Six Observations Following a Volatile Week

By Cleo Chang - October 12, 2018

The stock market took investors on a rollercoaster ride before posting solid gains on Friday.  Our senior investment professionals offer their take on the past week’s market activity and their expectations for the weeks ahead.

The sell-off should not erode investor confidence.

We believe the risk of recession is low. Though growth trends are moderating, the global economy, for the most part, is still expanding. Inflation expectations are rising consistently for the first time since the 1970s but muted in historical terms. Consumer confidence remains high.

Volatility reflected sector rotation, not panic.

The market was volatile, but orderly. Trading volume was two to three times higher than normal, but it didn’t approach panic levels. The spike in volatility did not hit the levels we experienced during the February 2018 drop. Further, the difference between the best- and worst-performing sectors was wide. This indicates investors were selective, and it could portend a longer-term shift from growth to value.

Value outperformed growth, but will it continue?

After an extended period of extreme growth outperformance, the market rotated to value in recent weeks. The shift began in non-U.S. developed and emerging markets (EM) in September and accelerated in the U.S. this week. Even after this reversal, we believe there’s room for value to run.  Some quantitative models suggest value outperformance could continue over the next six months. Keep in mind, however, we’ve experienced short-lived periods of value outperformance during the current growth cycle and this could be another head fake.

Growth opportunities remain.

This week’s volatility highlighted the headwinds for cyclical growth companies in the latter stages of economic cycles. Tariffs, rising interest rates and inflation are raising the cost of doing business. Companies most sensitive to the economic cycle will have a harder time passing along these higher costs to their customers. Innovative growth companies with sustainable competitive advantages can raise prices to offset higher costs.

Emerging markets positives persist despite negative news.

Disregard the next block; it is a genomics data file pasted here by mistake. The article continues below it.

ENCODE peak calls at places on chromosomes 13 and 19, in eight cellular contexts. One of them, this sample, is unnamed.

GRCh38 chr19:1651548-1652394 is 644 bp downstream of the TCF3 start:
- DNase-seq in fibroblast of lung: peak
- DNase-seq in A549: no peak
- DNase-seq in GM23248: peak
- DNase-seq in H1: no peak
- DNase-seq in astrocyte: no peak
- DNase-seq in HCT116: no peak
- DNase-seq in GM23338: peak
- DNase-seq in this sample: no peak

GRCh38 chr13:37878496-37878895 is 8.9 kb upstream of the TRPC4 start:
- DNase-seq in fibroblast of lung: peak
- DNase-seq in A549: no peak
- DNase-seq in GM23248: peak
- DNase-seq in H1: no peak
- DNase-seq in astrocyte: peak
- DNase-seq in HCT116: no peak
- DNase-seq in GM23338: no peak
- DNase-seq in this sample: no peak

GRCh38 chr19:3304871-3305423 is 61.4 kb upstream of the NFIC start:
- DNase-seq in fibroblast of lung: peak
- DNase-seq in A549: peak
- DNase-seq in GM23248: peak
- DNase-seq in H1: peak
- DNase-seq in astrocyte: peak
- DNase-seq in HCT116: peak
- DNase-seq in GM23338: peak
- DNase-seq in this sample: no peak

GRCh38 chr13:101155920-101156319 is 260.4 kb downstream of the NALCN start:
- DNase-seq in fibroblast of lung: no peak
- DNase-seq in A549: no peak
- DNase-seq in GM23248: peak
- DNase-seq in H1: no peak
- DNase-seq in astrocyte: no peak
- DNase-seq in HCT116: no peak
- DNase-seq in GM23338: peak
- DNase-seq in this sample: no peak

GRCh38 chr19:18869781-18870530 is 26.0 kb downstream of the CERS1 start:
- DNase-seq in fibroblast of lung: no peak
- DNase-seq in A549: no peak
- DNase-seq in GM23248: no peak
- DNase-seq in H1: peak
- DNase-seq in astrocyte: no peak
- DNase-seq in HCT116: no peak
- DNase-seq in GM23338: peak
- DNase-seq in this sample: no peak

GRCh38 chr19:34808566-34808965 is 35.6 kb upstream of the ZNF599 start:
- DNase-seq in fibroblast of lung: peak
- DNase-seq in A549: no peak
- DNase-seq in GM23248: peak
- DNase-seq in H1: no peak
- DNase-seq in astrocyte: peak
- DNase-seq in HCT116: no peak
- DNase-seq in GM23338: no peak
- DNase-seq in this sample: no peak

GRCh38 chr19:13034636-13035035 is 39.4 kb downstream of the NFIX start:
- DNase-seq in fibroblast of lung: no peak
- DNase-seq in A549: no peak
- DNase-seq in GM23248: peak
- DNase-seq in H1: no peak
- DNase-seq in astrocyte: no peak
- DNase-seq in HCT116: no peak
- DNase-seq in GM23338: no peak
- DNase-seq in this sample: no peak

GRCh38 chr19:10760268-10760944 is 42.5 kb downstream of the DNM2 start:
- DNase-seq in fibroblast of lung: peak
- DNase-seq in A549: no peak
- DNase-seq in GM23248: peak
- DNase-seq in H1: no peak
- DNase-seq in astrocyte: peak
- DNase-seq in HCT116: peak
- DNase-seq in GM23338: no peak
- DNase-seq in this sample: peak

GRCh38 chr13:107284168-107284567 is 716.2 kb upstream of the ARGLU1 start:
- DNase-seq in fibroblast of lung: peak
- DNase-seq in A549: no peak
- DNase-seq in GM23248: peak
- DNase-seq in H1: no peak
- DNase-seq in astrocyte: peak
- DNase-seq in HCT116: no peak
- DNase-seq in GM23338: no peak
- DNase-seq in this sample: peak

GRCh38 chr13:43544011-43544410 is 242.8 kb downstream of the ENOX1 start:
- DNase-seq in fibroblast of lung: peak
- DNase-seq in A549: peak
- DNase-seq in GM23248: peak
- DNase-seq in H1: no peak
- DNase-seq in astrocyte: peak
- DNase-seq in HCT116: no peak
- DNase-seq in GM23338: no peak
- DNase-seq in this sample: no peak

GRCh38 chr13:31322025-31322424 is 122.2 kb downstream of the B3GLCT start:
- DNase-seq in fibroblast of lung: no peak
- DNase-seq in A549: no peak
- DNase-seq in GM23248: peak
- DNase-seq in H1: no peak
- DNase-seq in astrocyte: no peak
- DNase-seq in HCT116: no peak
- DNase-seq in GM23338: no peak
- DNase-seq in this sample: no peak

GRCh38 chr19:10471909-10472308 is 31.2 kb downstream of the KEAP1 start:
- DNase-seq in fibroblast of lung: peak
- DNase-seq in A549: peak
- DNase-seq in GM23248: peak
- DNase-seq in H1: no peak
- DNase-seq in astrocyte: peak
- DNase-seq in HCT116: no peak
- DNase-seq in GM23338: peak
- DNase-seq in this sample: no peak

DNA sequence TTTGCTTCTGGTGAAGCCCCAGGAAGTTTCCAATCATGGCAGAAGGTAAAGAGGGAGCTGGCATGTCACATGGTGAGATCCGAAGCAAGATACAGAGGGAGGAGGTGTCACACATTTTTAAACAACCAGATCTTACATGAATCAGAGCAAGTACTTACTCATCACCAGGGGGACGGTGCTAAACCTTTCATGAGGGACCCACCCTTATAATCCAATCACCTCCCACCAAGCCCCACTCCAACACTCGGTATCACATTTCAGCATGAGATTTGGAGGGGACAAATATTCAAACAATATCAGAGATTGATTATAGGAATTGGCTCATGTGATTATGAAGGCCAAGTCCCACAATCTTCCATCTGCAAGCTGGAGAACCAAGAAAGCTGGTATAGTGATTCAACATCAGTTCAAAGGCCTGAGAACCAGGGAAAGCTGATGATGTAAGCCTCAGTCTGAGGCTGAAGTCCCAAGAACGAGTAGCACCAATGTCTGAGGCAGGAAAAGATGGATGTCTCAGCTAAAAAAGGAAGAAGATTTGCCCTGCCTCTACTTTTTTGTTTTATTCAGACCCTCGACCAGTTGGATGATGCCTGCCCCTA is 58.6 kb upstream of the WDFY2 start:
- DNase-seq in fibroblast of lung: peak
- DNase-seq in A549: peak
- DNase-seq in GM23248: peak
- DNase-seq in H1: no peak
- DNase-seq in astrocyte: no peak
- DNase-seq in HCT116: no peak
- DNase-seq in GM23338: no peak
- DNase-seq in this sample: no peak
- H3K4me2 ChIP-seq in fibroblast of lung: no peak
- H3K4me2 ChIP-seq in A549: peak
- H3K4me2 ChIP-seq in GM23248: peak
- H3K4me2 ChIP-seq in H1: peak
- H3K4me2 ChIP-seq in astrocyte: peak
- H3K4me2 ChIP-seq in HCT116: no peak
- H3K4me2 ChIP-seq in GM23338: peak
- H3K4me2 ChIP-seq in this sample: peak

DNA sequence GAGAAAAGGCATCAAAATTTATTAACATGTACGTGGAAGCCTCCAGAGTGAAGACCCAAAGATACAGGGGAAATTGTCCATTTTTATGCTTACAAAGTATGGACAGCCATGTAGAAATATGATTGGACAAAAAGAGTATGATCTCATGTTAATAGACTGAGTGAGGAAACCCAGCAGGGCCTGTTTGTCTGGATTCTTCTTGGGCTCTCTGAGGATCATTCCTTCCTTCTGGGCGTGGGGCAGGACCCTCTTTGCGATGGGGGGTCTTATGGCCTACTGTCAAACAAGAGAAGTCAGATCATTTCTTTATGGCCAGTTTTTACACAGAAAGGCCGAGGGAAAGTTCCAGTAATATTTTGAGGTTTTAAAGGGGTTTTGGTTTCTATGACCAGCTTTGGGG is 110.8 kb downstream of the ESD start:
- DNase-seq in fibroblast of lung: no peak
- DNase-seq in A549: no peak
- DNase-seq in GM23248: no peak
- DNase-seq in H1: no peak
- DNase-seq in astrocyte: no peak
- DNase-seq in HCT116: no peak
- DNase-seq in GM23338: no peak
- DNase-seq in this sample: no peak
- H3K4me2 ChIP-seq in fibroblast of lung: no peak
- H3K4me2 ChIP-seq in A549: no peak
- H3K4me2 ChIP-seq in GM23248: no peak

Trade worries, the strong U.S. dollar and political tension are grabbing the headlines in EM, but valuations remain attractive and key growth drivers are intact.

  • Middle-class EM consumers are spending more on education, travel and luxury goods.
  • Banks have significant upside potential in EM countries where the penetration of financial services companies is low.
  • China is undertaking an aggressive stimulus effort of lower rates, tax cuts and a devalued currency to offset the impact of tariffs.
  • Investment in infrastructure, technology and clean energy.

Fallout for bond investors was tame.

Though rapidly rising U.S. Treasury yields are partly to blame for the stock market sell-off, the impact on bond investors was muted. Credit spreads are often important indicators of overall economic and financial market health. Generally speaking, they tend to widen as risks rise and narrow when investors are more optimistic. During this week’s sell-off, credit spreads generally held firm, widening only modestly, even within the riskier credit sectors.

Looking Ahead: Investors Shouldn’t Overreact

As we mentioned in our fourth-quarter outlook, we believe we are in an environment where investors and markets will be more selective.  Now is the time to actively identify compelling opportunities and build defenses to help withstand volatility. As always, we encourage investors to stick to their long-term investment programs rather than react to short-term market events like those we’ve experienced this week.

Cleo Chang
Senior Vice President and Head of Investment Solutions
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    The opinions expressed are those of American Century Investments (or the portfolio manager) and are no guarantee of the future performance of any American Century Investments' portfolio. This material has been prepared for educational purposes only. It is not intended to provide, and should not be relied upon for, investment, accounting, legal or tax advice.